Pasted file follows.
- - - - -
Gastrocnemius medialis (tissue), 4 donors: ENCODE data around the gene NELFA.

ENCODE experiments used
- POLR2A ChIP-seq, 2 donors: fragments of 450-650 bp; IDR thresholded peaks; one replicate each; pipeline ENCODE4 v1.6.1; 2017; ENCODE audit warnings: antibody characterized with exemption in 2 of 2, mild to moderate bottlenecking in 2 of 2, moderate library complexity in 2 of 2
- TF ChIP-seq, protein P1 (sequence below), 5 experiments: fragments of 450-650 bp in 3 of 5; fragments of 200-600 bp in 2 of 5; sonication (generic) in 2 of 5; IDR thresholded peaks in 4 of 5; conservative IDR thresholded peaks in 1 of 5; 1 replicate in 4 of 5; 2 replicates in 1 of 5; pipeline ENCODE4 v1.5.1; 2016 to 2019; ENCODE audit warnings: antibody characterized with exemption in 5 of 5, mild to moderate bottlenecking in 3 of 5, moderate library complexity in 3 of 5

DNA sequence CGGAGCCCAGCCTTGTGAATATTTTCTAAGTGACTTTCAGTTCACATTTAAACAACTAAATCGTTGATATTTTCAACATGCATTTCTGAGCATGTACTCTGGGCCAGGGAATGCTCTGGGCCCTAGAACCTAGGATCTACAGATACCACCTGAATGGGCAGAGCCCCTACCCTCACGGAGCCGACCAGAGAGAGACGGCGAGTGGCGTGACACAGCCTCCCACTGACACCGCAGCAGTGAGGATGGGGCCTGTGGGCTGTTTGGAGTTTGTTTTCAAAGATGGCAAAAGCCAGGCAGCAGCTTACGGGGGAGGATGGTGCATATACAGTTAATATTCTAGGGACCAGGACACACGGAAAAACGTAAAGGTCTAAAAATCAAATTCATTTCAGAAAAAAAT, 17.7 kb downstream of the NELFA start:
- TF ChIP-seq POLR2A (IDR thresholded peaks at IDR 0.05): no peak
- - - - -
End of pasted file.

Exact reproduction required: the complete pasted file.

Gastrocnemius medialis (tissue), 4 donors: ENCODE data around the gene NELFA.

ENCODE experiments used
- POLR2A ChIP-seq, 2 donors: fragments of 450-650 bp; IDR thresholded peaks; one replicate each; pipeline ENCODE4 v1.6.1; 2017; ENCODE audit warnings: antibody characterized with exemption in 2 of 2, mild to moderate bottlenecking in 2 of 2, moderate library complexity in 2 of 2
- TF ChIP-seq, protein P1 (sequence below), 5 experiments: fragments of 450-650 bp in 3 of 5; fragments of 200-600 bp in 2 of 5; sonication (generic) in 2 of 5; IDR thresholded peaks in 4 of 5; conservative IDR thresholded peaks in 1 of 5; 1 replicate in 4 of 5; 2 replicates in 1 of 5; pipeline ENCODE4 v1.5.1; 2016 to 2019; ENCODE audit warnings: antibody characterized with exemption in 5 of 5, mild to moderate bottlenecking in 3 of 5, moderate library complexity in 3 of 5

DNA sequence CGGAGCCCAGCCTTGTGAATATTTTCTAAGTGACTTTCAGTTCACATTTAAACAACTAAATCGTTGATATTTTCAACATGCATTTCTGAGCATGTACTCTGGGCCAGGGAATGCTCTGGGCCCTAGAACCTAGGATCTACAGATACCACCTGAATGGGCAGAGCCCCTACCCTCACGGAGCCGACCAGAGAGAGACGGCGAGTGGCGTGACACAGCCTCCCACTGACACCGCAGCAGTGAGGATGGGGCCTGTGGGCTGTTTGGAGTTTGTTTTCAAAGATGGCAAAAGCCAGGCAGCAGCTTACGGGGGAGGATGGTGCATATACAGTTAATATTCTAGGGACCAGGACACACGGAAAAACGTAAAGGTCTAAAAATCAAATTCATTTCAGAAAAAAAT, 17.7 kb downstream of the NELFA start:
- TF ChIP-seq POLR2A (IDR thresholded peaks at IDR 0.05): no peak